In the late 1800s, bicycle speed was related to the size of the front wheel. So, at this time, front wheels became larger and larger until the penny-farthing entered the market in the 1870s. They were generally referred to as bicycles (or ordinaries) when they were in vogue, but soon after nicknamed penny-farthings by the 1890s.

The penny-farthing got its name from the British currency of the time. It was thought that the large and small wheels next to each other resembled a penny next to the much smaller farthing. By the end of the century, bicycle technology improved. Front wheels shrank, and bicycles became easier and safer to use.


Which came first: the mustache or bicycle part?

The compound handlebar first entered English in the mid-1800s as a term to describe any sort of bar that was used as a handle. The bicycle-specific sense of handlebar took off in the 1870s as cycling spread.

While handlebar mustaches may have existed before, this distinctive style of facial hair did not receive its illustrative name until the 1920s thanks to the increasing popularity of the bicycle. Now you know.

pedal pushers

Though today it is unlikely for a cyclist to be called a pedal pusher, back in the early 1900s, this was a nickname for a cyclist. By the 1940–50s, the plural pedal pushers came to refer to the pants cropped below the knee and worn by women or girls while biking.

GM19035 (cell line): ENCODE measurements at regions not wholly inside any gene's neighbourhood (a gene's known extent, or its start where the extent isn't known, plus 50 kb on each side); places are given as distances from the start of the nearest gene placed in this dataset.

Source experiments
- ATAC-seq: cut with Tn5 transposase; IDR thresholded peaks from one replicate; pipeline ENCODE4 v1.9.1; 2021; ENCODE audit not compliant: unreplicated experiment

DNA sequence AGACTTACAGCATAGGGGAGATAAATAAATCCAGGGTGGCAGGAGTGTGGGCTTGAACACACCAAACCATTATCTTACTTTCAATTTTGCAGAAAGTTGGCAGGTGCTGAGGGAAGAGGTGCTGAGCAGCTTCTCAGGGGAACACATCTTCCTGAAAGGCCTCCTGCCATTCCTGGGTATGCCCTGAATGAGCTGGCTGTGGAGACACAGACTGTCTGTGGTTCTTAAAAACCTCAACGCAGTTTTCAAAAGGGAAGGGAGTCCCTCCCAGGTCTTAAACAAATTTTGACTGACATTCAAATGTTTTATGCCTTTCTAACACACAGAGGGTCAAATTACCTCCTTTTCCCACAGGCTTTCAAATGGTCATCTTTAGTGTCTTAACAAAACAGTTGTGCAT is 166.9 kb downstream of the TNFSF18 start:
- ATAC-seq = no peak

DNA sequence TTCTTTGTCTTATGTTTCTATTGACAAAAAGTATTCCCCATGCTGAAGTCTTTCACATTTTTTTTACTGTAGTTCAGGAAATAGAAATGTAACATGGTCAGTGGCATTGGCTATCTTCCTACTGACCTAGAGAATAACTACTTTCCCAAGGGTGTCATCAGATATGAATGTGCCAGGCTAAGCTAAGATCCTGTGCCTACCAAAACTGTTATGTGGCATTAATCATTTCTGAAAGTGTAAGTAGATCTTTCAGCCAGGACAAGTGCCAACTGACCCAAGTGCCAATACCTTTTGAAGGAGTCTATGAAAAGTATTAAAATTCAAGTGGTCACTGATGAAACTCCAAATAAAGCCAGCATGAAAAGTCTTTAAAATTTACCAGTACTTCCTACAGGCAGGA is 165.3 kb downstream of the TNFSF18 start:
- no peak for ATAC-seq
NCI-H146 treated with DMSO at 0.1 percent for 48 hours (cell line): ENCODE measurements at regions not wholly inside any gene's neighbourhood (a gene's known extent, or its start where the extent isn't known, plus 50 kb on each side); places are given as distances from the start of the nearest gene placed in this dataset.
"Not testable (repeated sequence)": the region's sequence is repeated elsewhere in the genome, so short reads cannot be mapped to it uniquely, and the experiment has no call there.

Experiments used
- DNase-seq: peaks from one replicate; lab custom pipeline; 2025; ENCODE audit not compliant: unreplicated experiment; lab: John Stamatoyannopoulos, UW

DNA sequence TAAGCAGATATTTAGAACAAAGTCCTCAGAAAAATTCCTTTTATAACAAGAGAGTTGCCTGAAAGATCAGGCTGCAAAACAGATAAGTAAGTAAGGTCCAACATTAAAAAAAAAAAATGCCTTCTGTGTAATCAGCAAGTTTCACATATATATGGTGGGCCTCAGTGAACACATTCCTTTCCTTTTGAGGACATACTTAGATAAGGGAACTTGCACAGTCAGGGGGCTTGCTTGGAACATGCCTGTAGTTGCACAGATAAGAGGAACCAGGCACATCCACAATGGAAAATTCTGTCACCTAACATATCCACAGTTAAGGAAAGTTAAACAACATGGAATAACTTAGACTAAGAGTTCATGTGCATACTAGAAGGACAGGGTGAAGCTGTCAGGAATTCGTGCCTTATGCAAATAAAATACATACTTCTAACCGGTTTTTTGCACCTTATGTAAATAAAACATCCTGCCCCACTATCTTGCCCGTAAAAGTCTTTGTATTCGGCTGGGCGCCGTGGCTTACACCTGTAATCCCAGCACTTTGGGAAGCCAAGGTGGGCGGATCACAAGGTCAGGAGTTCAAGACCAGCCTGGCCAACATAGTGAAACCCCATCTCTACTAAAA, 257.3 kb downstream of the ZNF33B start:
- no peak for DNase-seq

Over the years since, this style became such a fixture in the fashion industry that people often will wear what they call pedal pushers—even if they don’t know how to ride a bike. Many may call the trousers capri pants, though some may observe that pedal pushers tender to be tighter-fitting.


Another term we owe to cycling is back-pedaling. Originally, in the late 1800s, back-pedaling referred to “the action of slowing the forward motion of a bicycle by pressing backward on its pedals.”

By the mid-1900s, back-pedal was picked up as the perfect metaphor for “retreating from or reversing one’s position.”


While cyclists know panniers as the useful bags that clip onto their bicycles, this is actually a relatively recent sense of this term. Conventionally pronounced [pan-yer], pannier first entered English around 1300, from the Latin (via Anglo-Norman and Middle French) pānārium, meaning “breadbasket.”

A pannier originally referred to “a basket used to carry items such as food, medical supplies, or other provisions.” Starting in the 1930s, people used the term pannier to refer to “the bag fastened over a bicycle’s rear wheels.” This sense is still used (though creatively pronounced) by English-speaking bike enthusiasts.


The wheel of cycling continues to turn, as it were.

In the late 1990s, we first saw the term e-bike for electronic bike. Their power, no doubt, helps the rider zip along. But, other cyclists take a more stripped-down and strenuous approach with a fixie.

Attested since the early 2000s, fixie is an informal term for a fixed-gear bicycle, which has a single-gear system lack a freewheel mechanism, so that the wheels only move when the pedals move. Try to win the yellow jersey cycling around the Alps at the Tour de France on that!